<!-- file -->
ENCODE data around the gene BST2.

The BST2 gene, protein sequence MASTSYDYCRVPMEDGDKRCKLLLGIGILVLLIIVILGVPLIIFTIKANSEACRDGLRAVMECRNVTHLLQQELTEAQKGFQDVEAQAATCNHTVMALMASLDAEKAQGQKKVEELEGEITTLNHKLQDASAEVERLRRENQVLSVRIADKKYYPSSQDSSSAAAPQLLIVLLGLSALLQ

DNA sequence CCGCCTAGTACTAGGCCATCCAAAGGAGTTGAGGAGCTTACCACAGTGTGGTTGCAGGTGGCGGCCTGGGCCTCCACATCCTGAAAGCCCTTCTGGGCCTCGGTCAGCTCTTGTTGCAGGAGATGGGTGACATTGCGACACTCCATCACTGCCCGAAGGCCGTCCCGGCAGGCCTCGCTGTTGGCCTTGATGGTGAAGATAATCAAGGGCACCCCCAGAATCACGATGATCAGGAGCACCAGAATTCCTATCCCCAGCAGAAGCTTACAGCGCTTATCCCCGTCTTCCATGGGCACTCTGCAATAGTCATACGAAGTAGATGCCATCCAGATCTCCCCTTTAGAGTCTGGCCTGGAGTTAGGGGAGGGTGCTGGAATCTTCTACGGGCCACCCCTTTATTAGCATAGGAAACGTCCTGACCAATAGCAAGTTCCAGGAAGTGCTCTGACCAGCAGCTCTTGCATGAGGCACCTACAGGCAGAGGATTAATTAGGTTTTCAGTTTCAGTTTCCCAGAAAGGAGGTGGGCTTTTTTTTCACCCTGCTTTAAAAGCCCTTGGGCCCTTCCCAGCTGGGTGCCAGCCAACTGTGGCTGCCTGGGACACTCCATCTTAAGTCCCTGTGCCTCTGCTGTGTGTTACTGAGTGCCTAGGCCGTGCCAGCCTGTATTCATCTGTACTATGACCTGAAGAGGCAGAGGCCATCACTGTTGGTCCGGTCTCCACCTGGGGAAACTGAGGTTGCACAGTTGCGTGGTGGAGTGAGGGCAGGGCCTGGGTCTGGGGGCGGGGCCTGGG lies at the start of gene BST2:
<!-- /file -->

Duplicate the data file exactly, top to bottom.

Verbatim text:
ENCODE data around the gene BST2.

The BST2 gene, protein sequence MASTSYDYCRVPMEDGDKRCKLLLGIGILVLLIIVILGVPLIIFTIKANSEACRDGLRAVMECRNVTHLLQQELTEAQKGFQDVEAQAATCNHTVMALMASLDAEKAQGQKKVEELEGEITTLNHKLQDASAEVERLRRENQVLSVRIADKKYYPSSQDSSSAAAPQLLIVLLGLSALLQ

DNA sequence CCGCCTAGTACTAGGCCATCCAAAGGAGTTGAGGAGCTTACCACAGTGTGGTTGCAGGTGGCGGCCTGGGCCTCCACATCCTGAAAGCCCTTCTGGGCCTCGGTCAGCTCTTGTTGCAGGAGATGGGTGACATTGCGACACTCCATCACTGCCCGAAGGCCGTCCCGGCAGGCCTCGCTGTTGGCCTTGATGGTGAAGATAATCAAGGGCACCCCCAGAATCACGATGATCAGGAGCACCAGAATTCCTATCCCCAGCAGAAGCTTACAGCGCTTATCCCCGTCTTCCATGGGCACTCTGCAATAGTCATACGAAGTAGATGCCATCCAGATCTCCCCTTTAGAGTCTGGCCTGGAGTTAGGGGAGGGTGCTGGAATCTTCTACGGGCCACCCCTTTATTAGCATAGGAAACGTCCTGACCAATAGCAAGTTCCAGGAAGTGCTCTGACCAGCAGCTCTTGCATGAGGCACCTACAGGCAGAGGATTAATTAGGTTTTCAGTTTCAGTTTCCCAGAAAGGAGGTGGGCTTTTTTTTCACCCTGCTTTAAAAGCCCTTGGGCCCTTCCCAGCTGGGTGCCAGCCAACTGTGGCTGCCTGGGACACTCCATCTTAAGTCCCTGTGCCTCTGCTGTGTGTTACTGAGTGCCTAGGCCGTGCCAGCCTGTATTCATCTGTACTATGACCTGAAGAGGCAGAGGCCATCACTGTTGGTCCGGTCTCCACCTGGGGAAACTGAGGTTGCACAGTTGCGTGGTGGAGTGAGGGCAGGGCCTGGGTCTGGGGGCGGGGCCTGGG lies at the start of gene BST2: